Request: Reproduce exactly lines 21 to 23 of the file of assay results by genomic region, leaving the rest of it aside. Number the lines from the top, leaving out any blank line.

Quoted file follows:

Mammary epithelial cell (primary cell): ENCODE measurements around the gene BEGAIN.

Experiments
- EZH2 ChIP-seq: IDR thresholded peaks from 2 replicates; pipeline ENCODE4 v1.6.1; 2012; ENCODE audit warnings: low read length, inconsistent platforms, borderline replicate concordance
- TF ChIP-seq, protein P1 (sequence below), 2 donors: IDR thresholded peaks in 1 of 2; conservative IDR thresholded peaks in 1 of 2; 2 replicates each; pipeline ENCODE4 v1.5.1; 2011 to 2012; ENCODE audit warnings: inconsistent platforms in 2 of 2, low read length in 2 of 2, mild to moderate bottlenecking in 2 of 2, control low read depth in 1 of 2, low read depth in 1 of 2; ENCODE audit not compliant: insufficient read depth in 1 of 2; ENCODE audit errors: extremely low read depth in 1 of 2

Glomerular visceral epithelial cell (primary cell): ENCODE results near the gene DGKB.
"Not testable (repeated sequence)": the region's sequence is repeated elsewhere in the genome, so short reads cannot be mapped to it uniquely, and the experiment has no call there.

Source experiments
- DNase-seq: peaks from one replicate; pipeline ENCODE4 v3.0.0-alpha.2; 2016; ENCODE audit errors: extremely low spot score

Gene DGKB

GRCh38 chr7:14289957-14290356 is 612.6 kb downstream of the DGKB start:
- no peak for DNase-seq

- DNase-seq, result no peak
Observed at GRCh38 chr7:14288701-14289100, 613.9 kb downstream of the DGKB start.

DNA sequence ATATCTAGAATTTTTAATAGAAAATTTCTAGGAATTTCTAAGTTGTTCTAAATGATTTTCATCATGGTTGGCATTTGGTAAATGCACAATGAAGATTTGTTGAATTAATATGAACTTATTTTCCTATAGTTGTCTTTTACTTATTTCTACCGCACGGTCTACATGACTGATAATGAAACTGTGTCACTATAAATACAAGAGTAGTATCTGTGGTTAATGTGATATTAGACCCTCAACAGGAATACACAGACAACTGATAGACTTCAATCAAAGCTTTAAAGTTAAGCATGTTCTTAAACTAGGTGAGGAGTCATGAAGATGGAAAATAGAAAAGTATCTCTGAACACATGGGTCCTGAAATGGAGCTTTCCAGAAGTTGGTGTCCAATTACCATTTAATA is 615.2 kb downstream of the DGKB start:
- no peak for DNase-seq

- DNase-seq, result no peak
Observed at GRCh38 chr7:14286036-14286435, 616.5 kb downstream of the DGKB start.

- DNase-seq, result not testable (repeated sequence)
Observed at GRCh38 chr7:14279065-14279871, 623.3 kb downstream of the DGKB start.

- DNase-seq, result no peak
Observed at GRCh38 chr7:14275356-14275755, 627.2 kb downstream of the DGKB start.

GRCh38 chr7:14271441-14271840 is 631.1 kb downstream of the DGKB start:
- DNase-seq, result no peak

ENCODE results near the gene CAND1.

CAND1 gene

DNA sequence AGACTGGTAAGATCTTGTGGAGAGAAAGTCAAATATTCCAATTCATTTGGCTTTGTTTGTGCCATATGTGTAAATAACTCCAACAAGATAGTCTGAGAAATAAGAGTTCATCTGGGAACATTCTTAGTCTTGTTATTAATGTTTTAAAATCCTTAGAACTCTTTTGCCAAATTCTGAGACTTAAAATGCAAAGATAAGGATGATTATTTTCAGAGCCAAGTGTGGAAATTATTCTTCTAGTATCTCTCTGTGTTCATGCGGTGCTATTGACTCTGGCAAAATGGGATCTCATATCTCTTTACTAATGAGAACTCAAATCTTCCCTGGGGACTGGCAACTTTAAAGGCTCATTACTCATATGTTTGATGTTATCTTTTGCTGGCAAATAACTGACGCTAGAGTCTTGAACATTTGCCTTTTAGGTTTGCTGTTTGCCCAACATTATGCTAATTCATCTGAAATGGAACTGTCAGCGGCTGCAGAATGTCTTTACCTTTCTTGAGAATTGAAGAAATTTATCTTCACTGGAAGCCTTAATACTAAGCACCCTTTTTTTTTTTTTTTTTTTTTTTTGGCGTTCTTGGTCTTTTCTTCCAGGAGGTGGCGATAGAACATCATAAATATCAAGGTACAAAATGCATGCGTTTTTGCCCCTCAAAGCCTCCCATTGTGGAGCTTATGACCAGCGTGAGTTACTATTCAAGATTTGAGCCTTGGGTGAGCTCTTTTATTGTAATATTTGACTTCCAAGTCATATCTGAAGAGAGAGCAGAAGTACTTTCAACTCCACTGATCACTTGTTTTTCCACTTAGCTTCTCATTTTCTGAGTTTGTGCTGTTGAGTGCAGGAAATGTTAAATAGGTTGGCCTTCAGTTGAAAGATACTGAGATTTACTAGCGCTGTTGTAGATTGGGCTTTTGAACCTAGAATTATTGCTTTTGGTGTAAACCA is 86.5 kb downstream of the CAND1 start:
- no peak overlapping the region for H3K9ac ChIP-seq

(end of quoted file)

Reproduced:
Observed at GRCh38 chr7:14275356-14275755, 627.2 kb downstream of the DGKB start.

GRCh38 chr7:14271441-14271840 is 631.1 kb downstream of the DGKB start:
- DNase-seq, result no peak